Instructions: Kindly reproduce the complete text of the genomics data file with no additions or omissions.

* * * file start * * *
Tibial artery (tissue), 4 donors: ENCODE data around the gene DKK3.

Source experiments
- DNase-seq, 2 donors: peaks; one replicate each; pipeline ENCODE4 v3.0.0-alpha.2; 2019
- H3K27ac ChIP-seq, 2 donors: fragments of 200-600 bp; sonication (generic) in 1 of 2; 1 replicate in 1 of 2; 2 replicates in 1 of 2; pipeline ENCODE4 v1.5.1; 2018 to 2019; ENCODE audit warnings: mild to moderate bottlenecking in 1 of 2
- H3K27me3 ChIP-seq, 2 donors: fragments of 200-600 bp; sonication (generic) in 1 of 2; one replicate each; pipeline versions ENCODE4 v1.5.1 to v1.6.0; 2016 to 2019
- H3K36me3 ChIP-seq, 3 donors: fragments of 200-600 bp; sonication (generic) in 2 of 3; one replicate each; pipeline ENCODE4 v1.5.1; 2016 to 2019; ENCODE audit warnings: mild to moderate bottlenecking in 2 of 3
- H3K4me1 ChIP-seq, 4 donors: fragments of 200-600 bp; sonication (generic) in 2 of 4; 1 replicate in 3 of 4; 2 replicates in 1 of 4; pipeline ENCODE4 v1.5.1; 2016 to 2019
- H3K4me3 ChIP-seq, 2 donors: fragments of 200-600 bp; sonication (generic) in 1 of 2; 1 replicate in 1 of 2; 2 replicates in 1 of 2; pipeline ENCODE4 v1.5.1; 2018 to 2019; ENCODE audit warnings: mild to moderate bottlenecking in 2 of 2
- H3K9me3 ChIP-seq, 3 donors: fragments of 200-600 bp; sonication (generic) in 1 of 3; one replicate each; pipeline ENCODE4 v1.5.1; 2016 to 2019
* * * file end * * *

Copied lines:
Tibial artery (tissue), 4 donors: ENCODE data around the gene DKK3.

Source experiments
- DNase-seq, 2 donors: peaks; one replicate each; pipeline ENCODE4 v3.0.0-alpha.2; 2019
- H3K27ac ChIP-seq, 2 donors: fragments of 200-600 bp; sonication (generic) in 1 of 2; 1 replicate in 1 of 2; 2 replicates in 1 of 2; pipeline ENCODE4 v1.5.1; 2018 to 2019; ENCODE audit warnings: mild to moderate bottlenecking in 1 of 2
- H3K27me3 ChIP-seq, 2 donors: fragments of 200-600 bp; sonication (generic) in 1 of 2; one replicate each; pipeline versions ENCODE4 v1.5.1 to v1.6.0; 2016 to 2019
- H3K36me3 ChIP-seq, 3 donors: fragments of 200-600 bp; sonication (generic) in 2 of 3; one replicate each; pipeline ENCODE4 v1.5.1; 2016 to 2019; ENCODE audit warnings: mild to moderate bottlenecking in 2 of 3
- H3K4me1 ChIP-seq, 4 donors: fragments of 200-600 bp; sonication (generic) in 2 of 4; 1 replicate in 3 of 4; 2 replicates in 1 of 4; pipeline ENCODE4 v1.5.1; 2016 to 2019
- H3K4me3 ChIP-seq, 2 donors: fragments of 200-600 bp; sonication (generic) in 1 of 2; 1 replicate in 1 of 2; 2 replicates in 1 of 2; pipeline ENCODE4 v1.5.1; 2018 to 2019; ENCODE audit warnings: mild to moderate bottlenecking in 2 of 2
- H3K9me3 ChIP-seq, 3 donors: fragments of 200-600 bp; sonication (generic) in 1 of 3; one replicate each; pipeline ENCODE4 v1.5.1; 2016 to 2019